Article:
I read The Silicon Valley Suicides today and identified so strongly with the students that it was difficult to read.
“Luthar constructed a profile of elite American adolescents whose self-worth is tied to their achievements and who see themselves as catastrophically flawed if they don’t meet the highest standards of success. Because a certain kind of success seems well within reach, they feel they have to attain it at all costs—a phenomenon she refers to as “I can, therefore I must.””
I used to think of life as a marathon – a marathon with a starting line stretching from horizon to horizon, an endless sea of runners that looked exactly like me. Each runner was a different version of myself, a more successful, capable version that didn’t need water at mile 21, or didn’t trip at mile 17, or didn’t get a B+ in his first quarter of AP Chemistry. My eyes fixed on the front-runner, I believed I was at the end of the pack. The lowest branch of a decision tree.
The more people told that me I had great potential, the higher the praise, the faster everyone else ran, and the further I fell behind. I thought about giving up altogether. All my choices were oriented around preserving my place in this marathon, around not falling further behind. I was deathly afraid of going backward – it would feel like all of my previous hard work would be erased, that I had failed.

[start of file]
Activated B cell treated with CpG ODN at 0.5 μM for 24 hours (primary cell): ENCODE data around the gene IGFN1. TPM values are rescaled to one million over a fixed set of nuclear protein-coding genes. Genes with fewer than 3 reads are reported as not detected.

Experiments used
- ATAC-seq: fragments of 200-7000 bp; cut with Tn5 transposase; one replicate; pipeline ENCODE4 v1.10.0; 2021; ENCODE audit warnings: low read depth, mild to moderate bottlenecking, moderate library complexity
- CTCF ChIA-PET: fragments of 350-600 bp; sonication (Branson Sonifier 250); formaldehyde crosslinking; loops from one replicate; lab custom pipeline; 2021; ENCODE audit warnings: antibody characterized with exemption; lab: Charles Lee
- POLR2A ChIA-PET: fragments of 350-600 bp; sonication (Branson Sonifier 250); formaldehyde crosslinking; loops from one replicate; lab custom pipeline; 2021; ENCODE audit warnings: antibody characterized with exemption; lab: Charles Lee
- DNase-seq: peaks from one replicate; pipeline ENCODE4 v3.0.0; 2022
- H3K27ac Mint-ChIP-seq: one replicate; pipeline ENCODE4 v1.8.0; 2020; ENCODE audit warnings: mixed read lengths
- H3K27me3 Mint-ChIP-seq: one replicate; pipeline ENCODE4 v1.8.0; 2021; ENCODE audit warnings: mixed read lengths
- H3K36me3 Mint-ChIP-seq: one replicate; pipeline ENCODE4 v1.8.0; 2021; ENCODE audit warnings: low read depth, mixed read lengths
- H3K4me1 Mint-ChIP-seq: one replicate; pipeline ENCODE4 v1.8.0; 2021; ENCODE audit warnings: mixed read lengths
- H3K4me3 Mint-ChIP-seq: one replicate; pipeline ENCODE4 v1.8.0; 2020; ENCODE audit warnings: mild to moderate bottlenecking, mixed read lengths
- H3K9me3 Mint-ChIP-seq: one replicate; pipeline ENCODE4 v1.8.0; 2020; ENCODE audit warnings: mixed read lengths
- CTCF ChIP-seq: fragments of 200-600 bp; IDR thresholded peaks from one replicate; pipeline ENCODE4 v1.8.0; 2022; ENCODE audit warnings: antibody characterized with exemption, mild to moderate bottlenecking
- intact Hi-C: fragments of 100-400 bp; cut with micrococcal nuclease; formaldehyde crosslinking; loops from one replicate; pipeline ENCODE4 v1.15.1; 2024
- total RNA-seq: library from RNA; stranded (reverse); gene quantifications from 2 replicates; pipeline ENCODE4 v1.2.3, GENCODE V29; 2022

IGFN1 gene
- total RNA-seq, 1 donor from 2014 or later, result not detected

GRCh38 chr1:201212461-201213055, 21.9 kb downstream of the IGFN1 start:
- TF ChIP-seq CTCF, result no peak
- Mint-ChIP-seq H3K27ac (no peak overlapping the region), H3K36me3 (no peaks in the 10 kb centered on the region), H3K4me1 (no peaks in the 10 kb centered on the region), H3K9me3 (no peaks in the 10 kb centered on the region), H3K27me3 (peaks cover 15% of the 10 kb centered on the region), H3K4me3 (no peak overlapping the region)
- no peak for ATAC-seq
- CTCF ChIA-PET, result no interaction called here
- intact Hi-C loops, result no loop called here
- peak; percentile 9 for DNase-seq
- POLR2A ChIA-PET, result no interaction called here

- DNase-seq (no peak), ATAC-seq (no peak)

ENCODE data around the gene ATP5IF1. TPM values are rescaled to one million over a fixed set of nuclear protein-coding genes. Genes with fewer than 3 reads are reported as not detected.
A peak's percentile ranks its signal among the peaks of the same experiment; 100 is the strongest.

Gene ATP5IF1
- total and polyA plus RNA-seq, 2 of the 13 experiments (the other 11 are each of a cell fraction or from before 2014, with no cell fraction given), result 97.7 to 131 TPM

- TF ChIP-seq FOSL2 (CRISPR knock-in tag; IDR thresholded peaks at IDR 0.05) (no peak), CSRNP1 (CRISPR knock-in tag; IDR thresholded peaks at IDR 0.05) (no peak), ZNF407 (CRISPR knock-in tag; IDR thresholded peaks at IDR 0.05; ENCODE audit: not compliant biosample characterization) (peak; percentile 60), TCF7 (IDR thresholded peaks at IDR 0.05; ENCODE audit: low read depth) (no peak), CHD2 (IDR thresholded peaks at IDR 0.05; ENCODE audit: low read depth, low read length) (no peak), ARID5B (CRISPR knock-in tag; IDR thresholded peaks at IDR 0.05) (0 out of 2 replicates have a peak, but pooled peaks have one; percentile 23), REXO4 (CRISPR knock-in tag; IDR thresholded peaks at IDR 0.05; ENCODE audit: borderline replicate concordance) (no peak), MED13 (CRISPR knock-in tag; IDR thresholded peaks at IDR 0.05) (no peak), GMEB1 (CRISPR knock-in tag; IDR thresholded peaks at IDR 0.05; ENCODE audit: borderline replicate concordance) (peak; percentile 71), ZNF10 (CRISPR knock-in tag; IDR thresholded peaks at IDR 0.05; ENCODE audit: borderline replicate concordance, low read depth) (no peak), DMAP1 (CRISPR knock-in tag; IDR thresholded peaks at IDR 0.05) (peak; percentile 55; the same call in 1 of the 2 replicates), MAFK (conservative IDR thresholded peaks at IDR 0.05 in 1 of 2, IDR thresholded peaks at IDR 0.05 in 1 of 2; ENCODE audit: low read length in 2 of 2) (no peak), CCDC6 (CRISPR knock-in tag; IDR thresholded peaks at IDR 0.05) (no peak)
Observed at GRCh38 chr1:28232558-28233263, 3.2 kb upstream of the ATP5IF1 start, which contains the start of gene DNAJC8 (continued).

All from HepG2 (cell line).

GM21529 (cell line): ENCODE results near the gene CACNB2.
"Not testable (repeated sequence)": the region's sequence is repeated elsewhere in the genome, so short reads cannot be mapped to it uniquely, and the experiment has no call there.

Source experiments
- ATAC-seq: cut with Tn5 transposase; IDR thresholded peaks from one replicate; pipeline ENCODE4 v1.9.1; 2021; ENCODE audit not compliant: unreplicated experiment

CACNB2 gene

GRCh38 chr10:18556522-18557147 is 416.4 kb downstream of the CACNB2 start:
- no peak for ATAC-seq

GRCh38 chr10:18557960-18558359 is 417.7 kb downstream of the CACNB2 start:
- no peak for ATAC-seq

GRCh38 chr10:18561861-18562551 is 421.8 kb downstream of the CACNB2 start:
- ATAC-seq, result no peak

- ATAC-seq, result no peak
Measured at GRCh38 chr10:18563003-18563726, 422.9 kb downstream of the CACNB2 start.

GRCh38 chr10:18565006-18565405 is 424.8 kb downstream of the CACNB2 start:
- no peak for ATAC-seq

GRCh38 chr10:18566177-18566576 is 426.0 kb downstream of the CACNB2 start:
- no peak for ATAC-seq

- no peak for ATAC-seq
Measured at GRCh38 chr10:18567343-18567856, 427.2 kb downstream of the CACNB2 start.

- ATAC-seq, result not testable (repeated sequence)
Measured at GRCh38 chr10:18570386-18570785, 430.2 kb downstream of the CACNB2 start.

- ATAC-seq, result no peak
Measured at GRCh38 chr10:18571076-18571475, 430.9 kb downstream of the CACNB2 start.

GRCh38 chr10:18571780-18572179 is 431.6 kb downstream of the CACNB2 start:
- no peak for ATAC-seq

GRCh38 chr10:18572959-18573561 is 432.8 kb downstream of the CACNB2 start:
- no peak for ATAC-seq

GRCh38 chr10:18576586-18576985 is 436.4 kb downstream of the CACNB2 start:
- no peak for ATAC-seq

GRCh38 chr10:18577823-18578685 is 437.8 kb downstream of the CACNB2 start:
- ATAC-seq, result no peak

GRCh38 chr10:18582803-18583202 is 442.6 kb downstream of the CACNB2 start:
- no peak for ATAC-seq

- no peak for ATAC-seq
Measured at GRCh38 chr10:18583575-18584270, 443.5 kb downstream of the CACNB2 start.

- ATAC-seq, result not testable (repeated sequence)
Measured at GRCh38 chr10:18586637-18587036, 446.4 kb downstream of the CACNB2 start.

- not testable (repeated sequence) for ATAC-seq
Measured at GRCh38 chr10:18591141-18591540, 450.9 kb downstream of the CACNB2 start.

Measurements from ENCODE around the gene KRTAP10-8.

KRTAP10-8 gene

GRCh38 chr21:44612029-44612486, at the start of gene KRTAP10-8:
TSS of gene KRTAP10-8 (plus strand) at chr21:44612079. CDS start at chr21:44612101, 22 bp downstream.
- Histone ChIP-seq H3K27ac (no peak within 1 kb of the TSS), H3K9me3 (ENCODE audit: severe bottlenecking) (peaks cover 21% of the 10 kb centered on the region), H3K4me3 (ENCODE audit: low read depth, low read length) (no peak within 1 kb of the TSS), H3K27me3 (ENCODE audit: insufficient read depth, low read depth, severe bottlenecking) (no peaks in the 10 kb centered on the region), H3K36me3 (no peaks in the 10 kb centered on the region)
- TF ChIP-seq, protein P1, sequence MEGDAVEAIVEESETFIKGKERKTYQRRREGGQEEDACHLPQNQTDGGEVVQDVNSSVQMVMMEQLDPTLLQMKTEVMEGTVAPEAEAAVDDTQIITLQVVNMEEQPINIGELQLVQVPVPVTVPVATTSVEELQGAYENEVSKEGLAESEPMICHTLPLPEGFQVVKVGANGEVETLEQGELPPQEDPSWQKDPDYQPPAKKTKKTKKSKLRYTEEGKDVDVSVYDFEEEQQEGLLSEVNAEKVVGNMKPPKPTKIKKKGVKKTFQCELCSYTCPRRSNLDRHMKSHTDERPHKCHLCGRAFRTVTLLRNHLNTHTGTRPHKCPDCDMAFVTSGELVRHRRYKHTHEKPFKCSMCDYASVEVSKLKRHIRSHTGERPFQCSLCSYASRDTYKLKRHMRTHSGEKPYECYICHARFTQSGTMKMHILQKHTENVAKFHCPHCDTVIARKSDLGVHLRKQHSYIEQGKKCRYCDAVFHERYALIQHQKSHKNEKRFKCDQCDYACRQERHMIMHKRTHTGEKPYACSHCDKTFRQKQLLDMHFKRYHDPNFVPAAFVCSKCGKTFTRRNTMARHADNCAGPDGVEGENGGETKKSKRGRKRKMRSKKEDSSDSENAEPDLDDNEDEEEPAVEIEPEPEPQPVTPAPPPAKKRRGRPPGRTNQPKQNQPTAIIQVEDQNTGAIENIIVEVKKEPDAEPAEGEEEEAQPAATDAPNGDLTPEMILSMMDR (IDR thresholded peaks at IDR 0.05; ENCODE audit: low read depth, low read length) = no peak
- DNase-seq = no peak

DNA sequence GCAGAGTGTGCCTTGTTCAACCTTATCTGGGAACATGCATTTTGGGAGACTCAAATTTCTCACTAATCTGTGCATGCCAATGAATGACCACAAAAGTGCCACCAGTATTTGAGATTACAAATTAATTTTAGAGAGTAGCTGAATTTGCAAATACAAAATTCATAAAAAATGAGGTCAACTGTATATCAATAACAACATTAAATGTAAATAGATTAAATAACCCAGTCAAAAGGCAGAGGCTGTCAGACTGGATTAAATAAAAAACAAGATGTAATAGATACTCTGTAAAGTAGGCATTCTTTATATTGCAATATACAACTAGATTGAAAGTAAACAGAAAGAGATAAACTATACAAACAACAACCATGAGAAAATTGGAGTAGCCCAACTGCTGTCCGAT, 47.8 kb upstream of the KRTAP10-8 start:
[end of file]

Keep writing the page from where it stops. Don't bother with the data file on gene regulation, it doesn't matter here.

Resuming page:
When I was thirteen, I was upset that taking AP classes as a freshman required lobbying administration, and more so that I didn’t think to – I felt as though I had been held back, artificially limited, Harrison Bergeron’ed by bureaucrats into mediocrity. I was endowed with the terrible burden of my parents’ gift – they fought and scraped their way across 30.5% of the earth’s surface area so that I could have a successful, achievement-filled life, and I felt this gift was ruined if I took a semester of non-AP physics.
My parents are actually quite good, as Asian parents come – although they seem to think that pointing out my pimples is constructive and like my sister’s Dartmouth gear a lot more than my Berkeley gear, they do tell me that all they want is for me to be a happy, contributing member of society.
In some ways, this is scarier. Chasing achievements is not by any means easy, but it is defined. Take these classes, say these things during the interviews, improve process by this much. Lately my quarter-life crisis has come from defining my own path; separate from what I interpret from my parents or my peers. I don’t know if I’m getting it right. I’m not always happy and only contribute a little. To continue the metaphor, the marathon is already over. I just have to decide where to eat after.
The good news is that we get a lot of tries. Malcolm Gladwell argues that it takes 10,000 hours to master a subject – the next fifty years have 438,000 hours in them. Even with three hours a day (1/8 of my time) to learn new, that’s almost six tries. We don’t have to get it right the first time.